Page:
Comments are invited on: (a) Whether the proposed collection of information is necessary for the proper performance of the functions of the agency, including whether the information shall have practical utility; (b) the accuracy of the agency's estimate of the burden of the proposed collection of information; (c) ways to enhance the quality, utility, and clarity of the information to be collected; and (d) ways to minimize the burden of the collection of information on respondents, including through the use of automated collection techniques or other forms of information technology; and (e) estimates of capital or start-up costs and costs of operation, maintenance, and purchase of services to provide information. Burden means the total time, effort, or financial resources expended by persons to generate, maintain, retain, disclose or provide information to or for a Federal agency. This includes the time needed to review instructions; to develop, acquire, install and utilize technology and systems for the purpose of collecting, validating and verifying information, processing and maintaining information, and disclosing and providing information; to train personnel and to be able to respond to a collection of information, to search data sources, to complete and review the collection of information; and to transmit or otherwise disclose the information.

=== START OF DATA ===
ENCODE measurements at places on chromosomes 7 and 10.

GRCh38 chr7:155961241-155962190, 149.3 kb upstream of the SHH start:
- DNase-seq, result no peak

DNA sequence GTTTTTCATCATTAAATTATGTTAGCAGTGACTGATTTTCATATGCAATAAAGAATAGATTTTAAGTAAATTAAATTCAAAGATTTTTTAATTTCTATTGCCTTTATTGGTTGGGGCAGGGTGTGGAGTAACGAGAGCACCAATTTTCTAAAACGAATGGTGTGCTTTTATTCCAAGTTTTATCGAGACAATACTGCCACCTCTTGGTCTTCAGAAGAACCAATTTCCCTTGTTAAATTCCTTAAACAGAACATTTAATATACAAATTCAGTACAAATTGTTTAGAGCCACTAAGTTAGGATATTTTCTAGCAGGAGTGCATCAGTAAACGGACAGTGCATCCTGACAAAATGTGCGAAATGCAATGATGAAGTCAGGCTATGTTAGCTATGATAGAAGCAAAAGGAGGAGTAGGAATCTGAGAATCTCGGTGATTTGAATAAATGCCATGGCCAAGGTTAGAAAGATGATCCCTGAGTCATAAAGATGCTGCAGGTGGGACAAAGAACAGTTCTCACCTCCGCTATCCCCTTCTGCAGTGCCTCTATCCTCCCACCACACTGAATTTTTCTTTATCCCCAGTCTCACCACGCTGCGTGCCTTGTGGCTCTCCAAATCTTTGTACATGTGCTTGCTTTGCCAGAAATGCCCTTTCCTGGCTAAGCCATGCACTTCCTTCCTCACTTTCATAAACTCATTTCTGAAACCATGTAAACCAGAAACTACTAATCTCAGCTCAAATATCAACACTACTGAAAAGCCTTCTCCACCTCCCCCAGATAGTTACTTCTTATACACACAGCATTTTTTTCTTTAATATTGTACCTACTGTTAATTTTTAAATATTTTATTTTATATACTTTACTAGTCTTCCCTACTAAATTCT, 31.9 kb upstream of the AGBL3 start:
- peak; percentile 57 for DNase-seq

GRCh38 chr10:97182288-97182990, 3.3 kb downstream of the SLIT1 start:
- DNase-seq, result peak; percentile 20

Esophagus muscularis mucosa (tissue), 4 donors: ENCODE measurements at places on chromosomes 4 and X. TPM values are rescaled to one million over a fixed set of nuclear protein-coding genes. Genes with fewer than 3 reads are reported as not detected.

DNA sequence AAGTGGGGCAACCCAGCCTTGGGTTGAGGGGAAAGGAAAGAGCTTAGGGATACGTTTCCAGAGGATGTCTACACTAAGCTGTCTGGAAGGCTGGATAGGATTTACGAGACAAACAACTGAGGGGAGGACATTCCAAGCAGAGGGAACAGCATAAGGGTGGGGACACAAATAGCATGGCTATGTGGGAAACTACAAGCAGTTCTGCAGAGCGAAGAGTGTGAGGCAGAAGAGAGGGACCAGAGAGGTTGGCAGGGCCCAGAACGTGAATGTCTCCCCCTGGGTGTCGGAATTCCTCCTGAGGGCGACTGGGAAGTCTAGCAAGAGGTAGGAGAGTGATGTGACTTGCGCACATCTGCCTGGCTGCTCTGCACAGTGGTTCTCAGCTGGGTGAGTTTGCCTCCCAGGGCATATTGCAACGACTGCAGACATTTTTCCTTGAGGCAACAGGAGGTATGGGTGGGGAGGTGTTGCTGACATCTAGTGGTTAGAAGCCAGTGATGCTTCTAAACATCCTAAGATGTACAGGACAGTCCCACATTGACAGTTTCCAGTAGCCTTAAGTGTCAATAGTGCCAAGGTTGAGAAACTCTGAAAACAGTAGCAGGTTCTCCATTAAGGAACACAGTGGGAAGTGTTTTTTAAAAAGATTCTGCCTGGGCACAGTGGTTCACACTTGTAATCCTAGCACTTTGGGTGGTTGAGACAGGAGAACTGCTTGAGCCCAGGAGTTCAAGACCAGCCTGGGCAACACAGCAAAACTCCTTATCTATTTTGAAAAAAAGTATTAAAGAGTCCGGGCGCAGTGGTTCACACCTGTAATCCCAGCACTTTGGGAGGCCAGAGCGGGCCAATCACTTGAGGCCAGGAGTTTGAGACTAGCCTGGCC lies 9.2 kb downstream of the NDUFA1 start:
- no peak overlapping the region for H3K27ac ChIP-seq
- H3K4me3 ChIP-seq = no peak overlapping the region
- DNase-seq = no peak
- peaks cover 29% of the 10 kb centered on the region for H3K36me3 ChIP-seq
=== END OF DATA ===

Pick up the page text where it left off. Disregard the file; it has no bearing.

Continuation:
Early Hearing Detection and Intervention (EDHI) Hearing and Screening Follow-up Survey (OMB No. 0920-0733, Expiration 08/30/2016)—Reinstatement with Change—National Center on Birth Defects and Developmental Disabilities (NCBDDD), Centers for Disease Control and Prevention (CDC).
Background and Brief Description